Syrian cauldron bubbles, India fumbles

Since its UN Security Council term ended, the Indian voice is muted. India should have been proactive to ensure the determination of who used the chemical weapons and under whose authority it was done dispassionately and without rising war rhetoric.

The high drama during the Lok Sabha debate on the Food Security Bill on 27 August, followed by Mrs Sonia Gandhi’s illness, distracted from the impact these deliberations may have on the sentiments of the foreign investor and thus on the market and the Indian rupee next morning. India is still reeling from the precipitous fall of both the next two trading days.
Also been ignored are menacing developments in West Asia since the use of chemical weapons in Eastern Ghouta, Syria on 21 August, killing more than 1,000 persons, including children. Demand for United Nations’ inspectors to visit the spot was stonewalled by Syria initially, only allowing access after a five-day delay. The inspectors’ visit to Syria is significant as the United States President Barack Obama had, in the past, laid the “red lines” for intervention if the Bashar al-Assad regime used chemical weapons. Syria is one of seven countries that is not signatory to the chemical weapons convention and is known to possess an undeclared quantity of chemical weapons, including nerve agents like sarin.
It seems strange that the Assad regime would “invite” intervention by the US and its allies or, even worse, condemnation and endorsement of military action by the UN Security Council, when recently it seemed to have stabilised its position despite losing control over large tracts to the opposition forces in the North. Knowing that US intervention would ensue, Syria’s defenders present alternative scenarios, blaming rebels or a rogue unit of the Syrian Army discharging these weapons. Russian President Vladimir Putin made the same point to British Prime Minister David Cameron. However, what negates these theories is that the weapons have been used in a vital eastern suburb of the capital Damascus, held by the rebels, who are threatening the last citadel of the Assad regime. Nevertheless, the credibility of the US and its allies is so low after the Iraq WMD fiasco that it would have to be more than conjecture for China and Russia to accept Syrian regime’s complicity. The permanent five members of the United Nations Security Council (UNSC) met on 28 August in New York to discuss British draft resolution. Reportedly, there was no consensus. In any case, the UN inspectors will be in Syria till the weekend, and no action is possible till their report is submitted and examined.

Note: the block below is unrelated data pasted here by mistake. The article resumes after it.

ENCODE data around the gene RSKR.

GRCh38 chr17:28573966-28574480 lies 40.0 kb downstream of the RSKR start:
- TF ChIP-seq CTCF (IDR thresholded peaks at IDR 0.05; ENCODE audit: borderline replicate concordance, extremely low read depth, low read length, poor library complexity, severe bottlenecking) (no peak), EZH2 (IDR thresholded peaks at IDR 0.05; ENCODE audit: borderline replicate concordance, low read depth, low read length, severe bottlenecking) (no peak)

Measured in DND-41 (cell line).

In anticipation of the use of military force, the US has notified the Congress, Britain has summoned its Parliament from recess to meet on 30 August and French President François Hollande declared that use of chemical weapons invokes the principle of responsibility to protect civilians. The US said it would release a public version of their assessment. Russian foreign minister Sergei Lavrov, however, warned that this looks like a conspiracy to derail the forthcoming Geneva talks and Western intervention would have “catastrophic consequences”. Newly elected Iranian President Hassan Rowhani has asked the international community to “show prudence”.